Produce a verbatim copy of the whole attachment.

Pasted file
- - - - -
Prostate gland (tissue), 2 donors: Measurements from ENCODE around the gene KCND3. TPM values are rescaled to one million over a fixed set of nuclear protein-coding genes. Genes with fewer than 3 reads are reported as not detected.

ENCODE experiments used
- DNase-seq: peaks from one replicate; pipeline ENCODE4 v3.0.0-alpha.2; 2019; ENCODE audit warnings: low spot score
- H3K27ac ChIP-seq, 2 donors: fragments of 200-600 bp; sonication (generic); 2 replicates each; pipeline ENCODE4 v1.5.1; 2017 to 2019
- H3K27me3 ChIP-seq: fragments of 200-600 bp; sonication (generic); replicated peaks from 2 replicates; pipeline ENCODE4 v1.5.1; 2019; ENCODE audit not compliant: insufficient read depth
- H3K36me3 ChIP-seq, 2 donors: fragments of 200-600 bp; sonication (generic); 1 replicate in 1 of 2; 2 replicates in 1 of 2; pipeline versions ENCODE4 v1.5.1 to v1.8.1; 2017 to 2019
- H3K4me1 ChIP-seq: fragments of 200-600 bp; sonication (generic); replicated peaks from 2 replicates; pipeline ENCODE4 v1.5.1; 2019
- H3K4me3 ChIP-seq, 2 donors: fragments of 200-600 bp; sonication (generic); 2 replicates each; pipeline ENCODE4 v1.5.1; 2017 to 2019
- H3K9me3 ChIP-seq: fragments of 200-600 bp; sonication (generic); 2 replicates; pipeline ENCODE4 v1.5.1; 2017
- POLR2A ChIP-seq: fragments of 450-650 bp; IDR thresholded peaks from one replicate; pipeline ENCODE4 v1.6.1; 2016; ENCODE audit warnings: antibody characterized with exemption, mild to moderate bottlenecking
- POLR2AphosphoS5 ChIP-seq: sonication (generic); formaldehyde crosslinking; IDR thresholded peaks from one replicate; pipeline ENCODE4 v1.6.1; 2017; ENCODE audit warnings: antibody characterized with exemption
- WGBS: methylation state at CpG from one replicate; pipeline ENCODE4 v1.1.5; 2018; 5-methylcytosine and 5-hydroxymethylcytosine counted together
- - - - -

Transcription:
Prostate gland (tissue), 2 donors: Measurements from ENCODE around the gene KCND3. TPM values are rescaled to one million over a fixed set of nuclear protein-coding genes. Genes with fewer than 3 reads are reported as not detected.

ENCODE experiments used
- DNase-seq: peaks from one replicate; pipeline ENCODE4 v3.0.0-alpha.2; 2019; ENCODE audit warnings: low spot score
- H3K27ac ChIP-seq, 2 donors: fragments of 200-600 bp; sonication (generic); 2 replicates each; pipeline ENCODE4 v1.5.1; 2017 to 2019
- H3K27me3 ChIP-seq: fragments of 200-600 bp; sonication (generic); replicated peaks from 2 replicates; pipeline ENCODE4 v1.5.1; 2019; ENCODE audit not compliant: insufficient read depth
- H3K36me3 ChIP-seq, 2 donors: fragments of 200-600 bp; sonication (generic); 1 replicate in 1 of 2; 2 replicates in 1 of 2; pipeline versions ENCODE4 v1.5.1 to v1.8.1; 2017 to 2019
- H3K4me1 ChIP-seq: fragments of 200-600 bp; sonication (generic); replicated peaks from 2 replicates; pipeline ENCODE4 v1.5.1; 2019
- H3K4me3 ChIP-seq, 2 donors: fragments of 200-600 bp; sonication (generic); 2 replicates each; pipeline ENCODE4 v1.5.1; 2017 to 2019
- H3K9me3 ChIP-seq: fragments of 200-600 bp; sonication (generic); 2 replicates; pipeline ENCODE4 v1.5.1; 2017
- POLR2A ChIP-seq: fragments of 450-650 bp; IDR thresholded peaks from one replicate; pipeline ENCODE4 v1.6.1; 2016; ENCODE audit warnings: antibody characterized with exemption, mild to moderate bottlenecking
- POLR2AphosphoS5 ChIP-seq: sonication (generic); formaldehyde crosslinking; IDR thresholded peaks from one replicate; pipeline ENCODE4 v1.6.1; 2017; ENCODE audit warnings: antibody characterized with exemption
- WGBS: methylation state at CpG from one replicate; pipeline ENCODE4 v1.1.5; 2018; 5-methylcytosine and 5-hydroxymethylcytosine counted together